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Helena Bonham Carter,
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In 1797, William Wilberforce, the great crusader for the British abolition of slavery, is taking a vacation for his health even while he is sicker at heart for his frustrated cause. However, meeting the charming Barbara Spooner, Wilberforce finds a soulmate to share the story of his struggle. With few allies such as his mentor, John Newton, a slave ship captain turned repentant priest who penned the great hymn, "Amazing Grace," Prime William Pitt, and Olaudah Equiano, the erudite former slave turned author, Wilberforce fruitlessly fights both public indifference and moneyed opposition determined to keep their exploitation safe. Nevertheless, Wilberforce finds the inspiration in newfound love to rejuvenate the fight with new ideas that would lead to a great victory for social justice. Written by
Kenneth Chisholm (firstname.lastname@example.org)
During the conversation between Thomas Clarkson and William Wilberforce it is questioned how a person can remain loyal to a king who shakes hands with an oak tree and see Germany through his telescope. The quote, spoken by Clarkson, is a reference to King George III who, by the contemporary belief of history and scientific research, was known to have suffered from porphyria which was possibly provoked by his use of arsenic. See more »
The Duke of Clarence uses "nobless oblige" as his reason
for saluting Wilberforce's achievement. However, the first recorded use of the phrase was in Honoré de Balzac's book "Le Lys dans la vallée", written in 1835 and published in 1836. Wilberforce's last appearance in Parliament was in 1824, when he resigned due to illness. See more »
Most people probably have vaguely heard of William Wilberforce without knowing too much about his life. The power of his story, and the power of the central issue (the abolition of slavery), carries this movie that veers from artful to clumsy.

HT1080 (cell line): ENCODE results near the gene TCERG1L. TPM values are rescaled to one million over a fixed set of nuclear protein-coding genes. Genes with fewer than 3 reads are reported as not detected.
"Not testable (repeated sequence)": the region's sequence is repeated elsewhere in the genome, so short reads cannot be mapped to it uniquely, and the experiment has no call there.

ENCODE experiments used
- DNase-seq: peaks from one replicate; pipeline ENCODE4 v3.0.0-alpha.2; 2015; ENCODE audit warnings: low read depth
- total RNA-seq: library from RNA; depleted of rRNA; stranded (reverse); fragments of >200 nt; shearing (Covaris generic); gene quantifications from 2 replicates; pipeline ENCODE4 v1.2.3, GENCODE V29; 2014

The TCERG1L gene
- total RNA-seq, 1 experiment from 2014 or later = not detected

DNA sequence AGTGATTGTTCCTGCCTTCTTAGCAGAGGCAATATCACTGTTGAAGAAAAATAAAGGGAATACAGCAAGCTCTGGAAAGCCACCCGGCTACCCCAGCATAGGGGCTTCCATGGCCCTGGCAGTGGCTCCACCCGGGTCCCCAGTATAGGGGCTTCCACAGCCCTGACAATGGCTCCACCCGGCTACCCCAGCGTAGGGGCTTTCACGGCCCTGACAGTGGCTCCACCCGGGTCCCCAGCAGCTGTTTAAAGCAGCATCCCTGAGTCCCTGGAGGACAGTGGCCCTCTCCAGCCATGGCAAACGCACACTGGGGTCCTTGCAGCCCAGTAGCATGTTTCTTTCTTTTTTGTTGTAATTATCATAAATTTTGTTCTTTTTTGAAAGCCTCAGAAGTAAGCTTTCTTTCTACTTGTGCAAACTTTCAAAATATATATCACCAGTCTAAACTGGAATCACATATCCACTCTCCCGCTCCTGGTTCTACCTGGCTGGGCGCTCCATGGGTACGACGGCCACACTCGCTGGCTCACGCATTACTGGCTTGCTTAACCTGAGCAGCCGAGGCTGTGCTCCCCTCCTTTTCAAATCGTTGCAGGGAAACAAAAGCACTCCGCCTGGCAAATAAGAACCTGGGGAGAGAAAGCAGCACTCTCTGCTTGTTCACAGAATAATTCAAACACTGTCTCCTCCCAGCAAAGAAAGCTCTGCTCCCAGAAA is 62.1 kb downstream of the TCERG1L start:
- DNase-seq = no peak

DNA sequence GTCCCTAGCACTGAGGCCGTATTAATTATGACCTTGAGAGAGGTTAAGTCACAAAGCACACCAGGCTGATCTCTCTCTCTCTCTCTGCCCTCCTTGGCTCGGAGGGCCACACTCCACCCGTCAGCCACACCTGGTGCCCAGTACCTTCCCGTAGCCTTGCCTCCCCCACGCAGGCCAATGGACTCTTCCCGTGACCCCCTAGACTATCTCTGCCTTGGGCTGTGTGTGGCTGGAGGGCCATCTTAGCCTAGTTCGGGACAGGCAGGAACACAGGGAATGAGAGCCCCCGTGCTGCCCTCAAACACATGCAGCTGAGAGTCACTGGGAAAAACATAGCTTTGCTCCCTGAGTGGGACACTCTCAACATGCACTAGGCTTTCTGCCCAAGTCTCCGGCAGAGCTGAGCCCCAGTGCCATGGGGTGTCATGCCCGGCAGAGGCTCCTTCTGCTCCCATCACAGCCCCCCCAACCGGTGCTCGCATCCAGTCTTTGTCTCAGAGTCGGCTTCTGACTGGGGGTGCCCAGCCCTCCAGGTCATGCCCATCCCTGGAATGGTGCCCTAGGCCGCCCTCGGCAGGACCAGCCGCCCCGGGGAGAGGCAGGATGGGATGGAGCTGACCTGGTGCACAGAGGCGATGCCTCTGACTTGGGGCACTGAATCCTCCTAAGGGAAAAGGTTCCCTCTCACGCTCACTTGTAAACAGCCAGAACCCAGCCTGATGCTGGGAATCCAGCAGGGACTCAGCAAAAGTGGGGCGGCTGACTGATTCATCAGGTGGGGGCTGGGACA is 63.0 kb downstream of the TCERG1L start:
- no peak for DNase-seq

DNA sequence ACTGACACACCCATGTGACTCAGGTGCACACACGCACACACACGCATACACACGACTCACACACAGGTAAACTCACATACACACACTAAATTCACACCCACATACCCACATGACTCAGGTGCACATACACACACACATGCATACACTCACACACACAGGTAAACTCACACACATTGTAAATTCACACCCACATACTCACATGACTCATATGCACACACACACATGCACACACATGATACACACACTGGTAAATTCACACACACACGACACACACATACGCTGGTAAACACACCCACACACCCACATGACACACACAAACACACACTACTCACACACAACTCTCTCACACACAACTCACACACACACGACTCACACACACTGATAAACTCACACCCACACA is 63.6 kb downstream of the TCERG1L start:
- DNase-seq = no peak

The movie can be confusing, as it moves back and forth between phases of Wilberforce's life. Often I found myself wondering for a few moments, "When is this?" Also, much of the political intrigue has to be inferred, since the backgrounds of the various players - particularly Wilberforce's adversaries - are not adequately explained.
However, the performances are quite good, some bordering on excellence. Some might argue that the villains are too simplistically presented, but on an issue like slavery, it is expected that the opposition would be completely unsympathetic (just as Nazis are rarely presented with any hint of sympathy).
I am sure the writers took some liberties with history. By the way, the tune we now associate with the hymn "Amazing Grace" did not become the melody for John Newton's famous lyrics until after Wilberforce's death.
I just watched this movie at a private screening for attendees of the National Prayer Breakfast in Washington, DC (clergy are a natural audience for this movie). The reception was favorable, but this was an audience for which the moralizing of the story would naturally resonate. I'm not sure it will attract a very broad audience - this is a movie that may well find its niche on DVD being shown in high school history classes and at church gatherings.
It is a nice, historical, period piece. It is (largely due to subject matter) reminiscent of "Amistad", with similar pacing.
Should you see it? It depends on whether you like this TYPE of movie. If this genre (historical drama) interests you, this is quite well-done. It might even inspire you to read more about Wilberforce. Go see it. If you are in search of movies that teach lessons about good values and perseverance in fighting for what's right, go see it.
But if you have no idea when the French Revolution occurred relative to our War of Independence, and if it doesn't come naturally to you to remember that the newborn U.S. was allied with France against Britain during that period - and if you don't care - this movie might not be your idea of a fun time.
If I were the producers, I would add one of those "scrolling text" historical introductions to the film before final release, though it is probably too late.
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